Google’s Cardboard project is nothing if not simple: place a smartphone inside its flexible walls, look through the stereoscopic lenses, and watch true (or simulated true) virtual reality on your existing hardware. It’s like Samsung’s Gear VR, just much, much cheaper.
At the Google I/O keynote yesterday, the company announced a new way for small teams of filmmakers to create content for virtual reality. Called Jump, the idea is to provide a platform for relatively low-cost film projects to generate experiences worth watching, often in locations that traditional film crews wouldn’t attempt to capture.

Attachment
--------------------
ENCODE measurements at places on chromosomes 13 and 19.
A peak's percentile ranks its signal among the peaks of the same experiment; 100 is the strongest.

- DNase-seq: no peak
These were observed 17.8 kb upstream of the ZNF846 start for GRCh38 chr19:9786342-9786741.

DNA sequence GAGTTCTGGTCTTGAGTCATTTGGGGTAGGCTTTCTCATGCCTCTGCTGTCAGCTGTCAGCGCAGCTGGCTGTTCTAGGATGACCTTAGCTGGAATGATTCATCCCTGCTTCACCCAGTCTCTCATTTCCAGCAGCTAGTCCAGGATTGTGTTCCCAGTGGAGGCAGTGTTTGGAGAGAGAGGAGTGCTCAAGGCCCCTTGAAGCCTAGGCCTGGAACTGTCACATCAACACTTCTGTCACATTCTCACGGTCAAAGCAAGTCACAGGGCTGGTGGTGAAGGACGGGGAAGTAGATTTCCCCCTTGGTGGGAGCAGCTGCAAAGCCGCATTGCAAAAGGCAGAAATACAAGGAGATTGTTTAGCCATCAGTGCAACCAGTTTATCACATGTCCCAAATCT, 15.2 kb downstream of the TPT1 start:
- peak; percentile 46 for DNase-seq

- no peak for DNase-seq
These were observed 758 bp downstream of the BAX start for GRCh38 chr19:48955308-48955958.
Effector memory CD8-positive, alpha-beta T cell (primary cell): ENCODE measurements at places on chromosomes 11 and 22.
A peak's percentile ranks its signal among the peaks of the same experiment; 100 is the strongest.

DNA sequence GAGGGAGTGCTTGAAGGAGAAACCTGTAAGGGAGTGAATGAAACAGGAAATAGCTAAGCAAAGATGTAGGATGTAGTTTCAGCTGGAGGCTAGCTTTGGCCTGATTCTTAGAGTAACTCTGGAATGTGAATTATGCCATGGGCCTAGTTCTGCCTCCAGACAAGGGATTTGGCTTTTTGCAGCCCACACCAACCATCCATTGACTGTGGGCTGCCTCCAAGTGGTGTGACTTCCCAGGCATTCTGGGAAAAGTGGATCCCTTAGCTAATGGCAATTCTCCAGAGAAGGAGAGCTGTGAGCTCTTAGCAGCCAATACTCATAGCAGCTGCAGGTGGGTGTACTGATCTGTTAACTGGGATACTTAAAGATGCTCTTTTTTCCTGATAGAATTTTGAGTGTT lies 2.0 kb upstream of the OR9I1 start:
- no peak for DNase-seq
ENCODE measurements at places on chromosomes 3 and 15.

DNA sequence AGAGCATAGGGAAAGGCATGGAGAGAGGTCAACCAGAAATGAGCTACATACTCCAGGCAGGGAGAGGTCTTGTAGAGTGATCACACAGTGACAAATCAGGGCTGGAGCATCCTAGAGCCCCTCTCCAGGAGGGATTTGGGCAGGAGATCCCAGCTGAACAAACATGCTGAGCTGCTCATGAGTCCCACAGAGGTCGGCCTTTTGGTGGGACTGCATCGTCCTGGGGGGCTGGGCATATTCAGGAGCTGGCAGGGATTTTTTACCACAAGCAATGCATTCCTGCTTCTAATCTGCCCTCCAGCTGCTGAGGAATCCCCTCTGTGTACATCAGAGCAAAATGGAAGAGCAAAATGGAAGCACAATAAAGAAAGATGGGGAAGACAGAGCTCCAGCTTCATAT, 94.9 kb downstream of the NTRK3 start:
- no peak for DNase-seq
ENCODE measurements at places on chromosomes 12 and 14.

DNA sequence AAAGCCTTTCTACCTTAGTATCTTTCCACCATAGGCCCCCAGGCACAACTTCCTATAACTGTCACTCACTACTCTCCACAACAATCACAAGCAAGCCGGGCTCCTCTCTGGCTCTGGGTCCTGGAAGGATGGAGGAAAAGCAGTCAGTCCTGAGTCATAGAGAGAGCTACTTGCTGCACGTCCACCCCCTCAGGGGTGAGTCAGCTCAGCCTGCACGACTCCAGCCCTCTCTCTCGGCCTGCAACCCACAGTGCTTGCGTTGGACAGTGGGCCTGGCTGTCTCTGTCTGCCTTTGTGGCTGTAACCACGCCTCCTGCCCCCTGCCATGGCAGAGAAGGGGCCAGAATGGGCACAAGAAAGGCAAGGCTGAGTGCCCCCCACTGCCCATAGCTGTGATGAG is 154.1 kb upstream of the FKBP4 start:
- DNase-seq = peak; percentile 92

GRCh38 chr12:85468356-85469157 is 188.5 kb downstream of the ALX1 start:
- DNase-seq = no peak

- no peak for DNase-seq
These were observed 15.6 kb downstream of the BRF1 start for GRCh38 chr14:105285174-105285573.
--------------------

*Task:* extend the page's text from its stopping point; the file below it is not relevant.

Partnering with GoPro, Google will later this year be selling a 16-camera GoPro rig in a circular array that will allow filmmakers to capture 360-degree environments that can later be stitched together using Google’s own software into usable, enjoyable VR.
The move is part of Google’s expansion of its Cardboard platform, which recently received its own app section on the Play Store, and a newly designed player that accommodates devices up to 6-inches in screen size.